Art

The San Pío Museo de Belles Artes

Situated within the confines of a 16th-century monastery on the banks of the Turia riverbed, the San Pío Museum of Fine Arts is a treasure trove of medieval religious paintings, classic Valencian works, and masterpieces from the most famous of Spanish artists.


A Ceramics Workshop in Manises

In the town of Manises, you’ll find a few workshops which offer the chance to try out the art of ceramics. The most popular is hosted at the Association of Valencian Ceramics, or AVEC. A week after our initial tour of Manises, we showed up at AVEC’s doors, ready to learn.


The Street Art of Valencia

Even if you’re the kind of person who refuses to visit a museum, it’s impossible to completely avoid art in Valencia. For years, underground artists have been transforming the city into an open-air gallery, covering walls, fences and entire buildings with works of beauty and ingenuity.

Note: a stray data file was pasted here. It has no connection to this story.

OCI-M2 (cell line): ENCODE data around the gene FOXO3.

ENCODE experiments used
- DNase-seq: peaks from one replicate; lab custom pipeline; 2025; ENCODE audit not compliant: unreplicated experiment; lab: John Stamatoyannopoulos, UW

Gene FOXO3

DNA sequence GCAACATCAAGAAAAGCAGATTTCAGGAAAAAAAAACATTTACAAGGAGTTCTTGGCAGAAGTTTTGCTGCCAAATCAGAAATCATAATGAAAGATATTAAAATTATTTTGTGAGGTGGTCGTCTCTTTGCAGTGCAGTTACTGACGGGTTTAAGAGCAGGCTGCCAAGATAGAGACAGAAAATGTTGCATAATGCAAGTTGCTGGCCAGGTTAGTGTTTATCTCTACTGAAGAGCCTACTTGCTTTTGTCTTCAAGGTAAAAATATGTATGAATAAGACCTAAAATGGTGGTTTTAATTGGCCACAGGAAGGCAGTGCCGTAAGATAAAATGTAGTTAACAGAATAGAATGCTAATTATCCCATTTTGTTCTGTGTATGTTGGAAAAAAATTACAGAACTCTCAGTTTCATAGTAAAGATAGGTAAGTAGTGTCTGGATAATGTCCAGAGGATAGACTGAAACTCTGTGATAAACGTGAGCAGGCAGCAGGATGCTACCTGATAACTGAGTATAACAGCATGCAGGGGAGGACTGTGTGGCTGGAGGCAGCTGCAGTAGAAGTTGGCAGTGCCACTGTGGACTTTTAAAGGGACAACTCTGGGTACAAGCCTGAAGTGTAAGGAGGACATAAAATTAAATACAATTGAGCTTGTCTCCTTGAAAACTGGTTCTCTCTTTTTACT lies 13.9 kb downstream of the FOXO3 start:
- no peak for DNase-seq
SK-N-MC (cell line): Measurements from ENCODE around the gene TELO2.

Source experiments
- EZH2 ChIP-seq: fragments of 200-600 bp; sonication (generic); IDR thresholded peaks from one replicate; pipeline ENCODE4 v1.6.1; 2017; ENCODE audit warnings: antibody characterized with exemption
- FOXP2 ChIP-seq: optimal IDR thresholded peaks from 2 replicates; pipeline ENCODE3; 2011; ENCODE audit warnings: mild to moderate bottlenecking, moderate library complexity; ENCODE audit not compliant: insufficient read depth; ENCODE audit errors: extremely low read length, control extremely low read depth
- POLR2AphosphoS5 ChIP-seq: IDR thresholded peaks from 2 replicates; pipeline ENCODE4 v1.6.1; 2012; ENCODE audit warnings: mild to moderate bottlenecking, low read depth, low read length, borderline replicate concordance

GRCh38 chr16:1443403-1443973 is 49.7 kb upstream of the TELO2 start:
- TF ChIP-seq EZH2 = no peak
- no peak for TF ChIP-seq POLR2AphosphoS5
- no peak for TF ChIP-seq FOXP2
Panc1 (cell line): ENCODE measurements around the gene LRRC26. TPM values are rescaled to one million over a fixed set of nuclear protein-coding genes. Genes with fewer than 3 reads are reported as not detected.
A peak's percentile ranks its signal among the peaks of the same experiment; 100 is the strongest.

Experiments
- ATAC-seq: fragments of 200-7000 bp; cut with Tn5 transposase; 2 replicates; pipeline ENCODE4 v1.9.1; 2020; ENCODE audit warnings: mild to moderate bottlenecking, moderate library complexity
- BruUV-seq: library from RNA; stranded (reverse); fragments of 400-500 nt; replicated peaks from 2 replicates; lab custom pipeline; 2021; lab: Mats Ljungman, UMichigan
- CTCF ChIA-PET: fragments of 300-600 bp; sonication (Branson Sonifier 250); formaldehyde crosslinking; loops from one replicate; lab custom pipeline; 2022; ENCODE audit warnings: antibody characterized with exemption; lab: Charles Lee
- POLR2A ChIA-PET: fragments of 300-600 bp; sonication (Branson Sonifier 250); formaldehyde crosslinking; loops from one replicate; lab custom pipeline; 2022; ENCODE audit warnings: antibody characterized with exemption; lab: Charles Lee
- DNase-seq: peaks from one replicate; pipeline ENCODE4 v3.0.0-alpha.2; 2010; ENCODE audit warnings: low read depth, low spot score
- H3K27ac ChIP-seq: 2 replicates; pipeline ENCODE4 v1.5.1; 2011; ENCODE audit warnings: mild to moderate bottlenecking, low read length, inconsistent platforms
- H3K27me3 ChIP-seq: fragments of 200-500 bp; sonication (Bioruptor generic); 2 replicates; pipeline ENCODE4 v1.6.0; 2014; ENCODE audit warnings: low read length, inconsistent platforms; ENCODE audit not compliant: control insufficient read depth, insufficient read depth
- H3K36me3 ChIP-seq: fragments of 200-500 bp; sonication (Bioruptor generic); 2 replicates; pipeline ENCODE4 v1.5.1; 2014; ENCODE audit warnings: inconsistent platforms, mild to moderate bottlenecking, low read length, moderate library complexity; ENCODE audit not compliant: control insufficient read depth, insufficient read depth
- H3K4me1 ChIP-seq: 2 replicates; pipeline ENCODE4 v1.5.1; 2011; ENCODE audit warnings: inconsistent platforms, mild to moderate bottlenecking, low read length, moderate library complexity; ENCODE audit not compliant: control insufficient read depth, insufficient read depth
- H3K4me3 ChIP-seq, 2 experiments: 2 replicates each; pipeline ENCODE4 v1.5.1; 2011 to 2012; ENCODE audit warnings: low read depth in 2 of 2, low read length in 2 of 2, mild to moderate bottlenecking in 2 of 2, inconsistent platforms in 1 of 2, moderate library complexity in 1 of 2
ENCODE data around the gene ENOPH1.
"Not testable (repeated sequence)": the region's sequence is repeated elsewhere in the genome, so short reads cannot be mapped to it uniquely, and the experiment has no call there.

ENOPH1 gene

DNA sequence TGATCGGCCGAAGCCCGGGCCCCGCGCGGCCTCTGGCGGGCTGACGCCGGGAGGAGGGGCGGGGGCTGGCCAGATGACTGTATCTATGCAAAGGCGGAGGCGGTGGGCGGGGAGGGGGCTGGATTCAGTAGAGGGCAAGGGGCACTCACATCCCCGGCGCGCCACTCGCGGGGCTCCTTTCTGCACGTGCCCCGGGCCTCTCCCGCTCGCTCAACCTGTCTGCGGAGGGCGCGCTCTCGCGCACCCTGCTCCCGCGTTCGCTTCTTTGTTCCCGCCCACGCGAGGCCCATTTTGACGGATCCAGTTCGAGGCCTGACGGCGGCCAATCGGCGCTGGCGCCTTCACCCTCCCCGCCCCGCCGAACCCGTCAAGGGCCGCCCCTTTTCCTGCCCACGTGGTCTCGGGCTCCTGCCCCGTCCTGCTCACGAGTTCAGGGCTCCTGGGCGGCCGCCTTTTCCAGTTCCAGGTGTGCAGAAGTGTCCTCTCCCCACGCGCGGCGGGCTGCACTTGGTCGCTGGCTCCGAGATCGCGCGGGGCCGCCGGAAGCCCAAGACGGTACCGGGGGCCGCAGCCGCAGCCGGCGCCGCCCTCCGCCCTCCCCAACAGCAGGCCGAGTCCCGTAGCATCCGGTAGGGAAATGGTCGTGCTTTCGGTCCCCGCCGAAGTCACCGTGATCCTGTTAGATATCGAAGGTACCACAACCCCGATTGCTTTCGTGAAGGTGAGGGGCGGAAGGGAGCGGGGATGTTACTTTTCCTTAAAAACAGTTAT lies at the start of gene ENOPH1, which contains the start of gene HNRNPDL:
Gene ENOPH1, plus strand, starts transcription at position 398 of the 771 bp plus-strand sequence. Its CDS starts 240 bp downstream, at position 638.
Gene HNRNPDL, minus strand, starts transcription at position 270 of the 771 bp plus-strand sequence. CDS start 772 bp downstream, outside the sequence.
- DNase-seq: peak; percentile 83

The Glory of the Baroque: San Esteban

The San Esteban is among the oldest churches in Valencia, and has become a popular spot for baptisms. Along with the nearby San Martín and San Juan de la Cruz, it forms part of the city’s trio of exquisite baroque churches.


The MuVIM and the Parque del Hospital

The MuVIM, or Museu Valencià de la Il·lustració i la Modernitat, is located in the park where the city’s first public hospital was built, in the 14th century. Today, the municipal library occupies the former hospital building.


The IVAM – Valencia’s Institute of Modern Art

When the Institut Valencià d’Art Modern opened its doors in 1989, it was Spain’s first museum dedicated to modern art. Found on the western corner of the old town, bordering the Turia riverbed, the IVAM is probably Valencia’s most important and popular museum.


The Casa-Museo Benlliure

As Valencia’s first family of art, the Benlliures left an indelible mark on the city’s cultural landscape, around the turn of the 20th century. We visited their former home on Calle Blanquerias, which has been converted into a museum dedicated to the family and their astounding artistic output.


El Centro del Carmen

The neighborhood of El Carmen takes its name from the massive, ancient convent around which it was built. Today, the monks are long gone, but the Convento del Carmen has found a renewed purpose as one of the city’s premiere cultural spaces.